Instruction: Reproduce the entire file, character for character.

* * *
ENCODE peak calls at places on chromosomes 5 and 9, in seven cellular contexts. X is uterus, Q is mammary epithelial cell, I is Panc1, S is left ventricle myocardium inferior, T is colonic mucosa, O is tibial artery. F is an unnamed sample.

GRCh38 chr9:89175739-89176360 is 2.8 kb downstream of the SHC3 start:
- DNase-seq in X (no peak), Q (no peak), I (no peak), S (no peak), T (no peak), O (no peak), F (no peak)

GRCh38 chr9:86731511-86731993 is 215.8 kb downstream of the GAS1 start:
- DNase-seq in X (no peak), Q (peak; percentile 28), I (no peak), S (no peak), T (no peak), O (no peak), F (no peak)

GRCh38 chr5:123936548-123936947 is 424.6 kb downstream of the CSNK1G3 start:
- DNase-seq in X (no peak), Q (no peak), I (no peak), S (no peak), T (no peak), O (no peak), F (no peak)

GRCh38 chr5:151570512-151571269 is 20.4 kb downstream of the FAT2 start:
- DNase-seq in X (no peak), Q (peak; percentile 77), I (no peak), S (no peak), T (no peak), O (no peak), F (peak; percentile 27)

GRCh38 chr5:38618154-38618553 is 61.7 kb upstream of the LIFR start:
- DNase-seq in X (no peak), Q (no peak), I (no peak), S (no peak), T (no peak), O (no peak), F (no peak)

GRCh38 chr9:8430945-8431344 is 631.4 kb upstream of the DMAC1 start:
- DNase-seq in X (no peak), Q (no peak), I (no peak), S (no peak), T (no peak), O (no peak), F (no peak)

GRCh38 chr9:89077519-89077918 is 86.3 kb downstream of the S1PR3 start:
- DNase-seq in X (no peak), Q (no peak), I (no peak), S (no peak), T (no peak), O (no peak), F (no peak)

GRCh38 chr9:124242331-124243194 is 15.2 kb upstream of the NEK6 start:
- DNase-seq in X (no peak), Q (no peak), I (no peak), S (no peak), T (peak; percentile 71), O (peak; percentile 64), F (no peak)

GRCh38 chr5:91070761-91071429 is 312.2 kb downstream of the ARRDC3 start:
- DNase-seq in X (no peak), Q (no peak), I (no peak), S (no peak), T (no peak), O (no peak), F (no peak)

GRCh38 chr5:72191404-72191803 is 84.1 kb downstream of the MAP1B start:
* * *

ENCODE peak calls at places on chromosomes 5 and 9, in seven cellular contexts. X is uterus, Q is mammary epithelial cell, I is Panc1, S is left ventricle myocardium inferior, T is colonic mucosa, O is tibial artery. F is an unnamed sample.

GRCh38 chr9:89175739-89176360 is 2.8 kb downstream of the SHC3 start:
- DNase-seq in X (no peak), Q (no peak), I (no peak), S (no peak), T (no peak), O (no peak), F (no peak)

GRCh38 chr9:86731511-86731993 is 215.8 kb downstream of the GAS1 start:
- DNase-seq in X (no peak), Q (peak; percentile 28), I (no peak), S (no peak), T (no peak), O (no peak), F (no peak)

GRCh38 chr5:123936548-123936947 is 424.6 kb downstream of the CSNK1G3 start:
- DNase-seq in X (no peak), Q (no peak), I (no peak), S (no peak), T (no peak), O (no peak), F (no peak)

GRCh38 chr5:151570512-151571269 is 20.4 kb downstream of the FAT2 start:
- DNase-seq in X (no peak), Q (peak; percentile 77), I (no peak), S (no peak), T (no peak), O (no peak), F (peak; percentile 27)

GRCh38 chr5:38618154-38618553 is 61.7 kb upstream of the LIFR start:
- DNase-seq in X (no peak), Q (no peak), I (no peak), S (no peak), T (no peak), O (no peak), F (no peak)

GRCh38 chr9:8430945-8431344 is 631.4 kb upstream of the DMAC1 start:
- DNase-seq in X (no peak), Q (no peak), I (no peak), S (no peak), T (no peak), O (no peak), F (no peak)

GRCh38 chr9:89077519-89077918 is 86.3 kb downstream of the S1PR3 start:
- DNase-seq in X (no peak), Q (no peak), I (no peak), S (no peak), T (no peak), O (no peak), F (no peak)

GRCh38 chr9:124242331-124243194 is 15.2 kb upstream of the NEK6 start:
- DNase-seq in X (no peak), Q (no peak), I (no peak), S (no peak), T (peak; percentile 71), O (peak; percentile 64), F (no peak)

GRCh38 chr5:91070761-91071429 is 312.2 kb downstream of the ARRDC3 start:
- DNase-seq in X (no peak), Q (no peak), I (no peak), S (no peak), T (no peak), O (no peak), F (no peak)

GRCh38 chr5:72191404-72191803 is 84.1 kb downstream of the MAP1B start: